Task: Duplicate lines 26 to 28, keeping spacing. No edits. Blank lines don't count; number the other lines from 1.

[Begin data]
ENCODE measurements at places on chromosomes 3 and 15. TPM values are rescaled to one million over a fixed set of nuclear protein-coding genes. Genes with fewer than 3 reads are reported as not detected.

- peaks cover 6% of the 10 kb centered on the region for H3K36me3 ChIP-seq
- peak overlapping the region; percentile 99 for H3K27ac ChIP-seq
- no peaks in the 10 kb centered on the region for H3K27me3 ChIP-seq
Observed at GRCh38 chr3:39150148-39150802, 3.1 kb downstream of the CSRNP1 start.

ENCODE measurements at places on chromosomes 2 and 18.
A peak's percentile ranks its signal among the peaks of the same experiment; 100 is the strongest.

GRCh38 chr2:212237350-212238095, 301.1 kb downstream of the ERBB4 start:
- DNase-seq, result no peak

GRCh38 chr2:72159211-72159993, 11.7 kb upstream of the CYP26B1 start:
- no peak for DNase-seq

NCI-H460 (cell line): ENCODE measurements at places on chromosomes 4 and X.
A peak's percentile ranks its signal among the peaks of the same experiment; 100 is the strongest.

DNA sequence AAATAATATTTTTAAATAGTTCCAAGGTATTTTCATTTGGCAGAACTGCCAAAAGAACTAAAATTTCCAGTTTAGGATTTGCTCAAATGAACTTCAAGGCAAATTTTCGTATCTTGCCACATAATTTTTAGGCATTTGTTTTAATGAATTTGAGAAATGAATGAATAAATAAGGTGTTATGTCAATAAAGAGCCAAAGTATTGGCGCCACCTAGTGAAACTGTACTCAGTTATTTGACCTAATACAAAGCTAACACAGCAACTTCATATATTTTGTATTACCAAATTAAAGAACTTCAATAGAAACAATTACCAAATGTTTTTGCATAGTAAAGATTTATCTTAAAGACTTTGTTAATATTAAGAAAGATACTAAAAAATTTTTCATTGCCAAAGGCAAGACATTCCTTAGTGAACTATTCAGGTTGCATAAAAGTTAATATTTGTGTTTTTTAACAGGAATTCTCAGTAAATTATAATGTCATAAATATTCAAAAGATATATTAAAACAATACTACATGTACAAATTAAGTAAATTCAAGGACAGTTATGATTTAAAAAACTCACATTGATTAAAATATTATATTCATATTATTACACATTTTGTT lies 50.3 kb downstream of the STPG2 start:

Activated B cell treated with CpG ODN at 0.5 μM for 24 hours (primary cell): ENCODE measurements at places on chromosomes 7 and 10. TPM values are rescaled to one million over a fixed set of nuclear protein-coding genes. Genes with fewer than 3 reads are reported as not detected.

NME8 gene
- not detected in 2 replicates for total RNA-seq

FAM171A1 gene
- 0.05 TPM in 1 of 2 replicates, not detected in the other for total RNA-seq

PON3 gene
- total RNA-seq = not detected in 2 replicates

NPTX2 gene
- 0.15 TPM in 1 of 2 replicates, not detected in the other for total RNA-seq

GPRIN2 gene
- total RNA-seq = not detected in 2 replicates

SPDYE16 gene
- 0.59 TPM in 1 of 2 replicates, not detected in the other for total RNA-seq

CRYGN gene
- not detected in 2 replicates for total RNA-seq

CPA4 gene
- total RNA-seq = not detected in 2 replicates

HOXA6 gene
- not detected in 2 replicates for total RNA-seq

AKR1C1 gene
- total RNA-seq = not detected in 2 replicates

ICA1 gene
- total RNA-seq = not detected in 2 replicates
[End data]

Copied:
SPDYE16 gene
- 0.59 TPM in 1 of 2 replicates, not detected in the other for total RNA-seq

CRYGN gene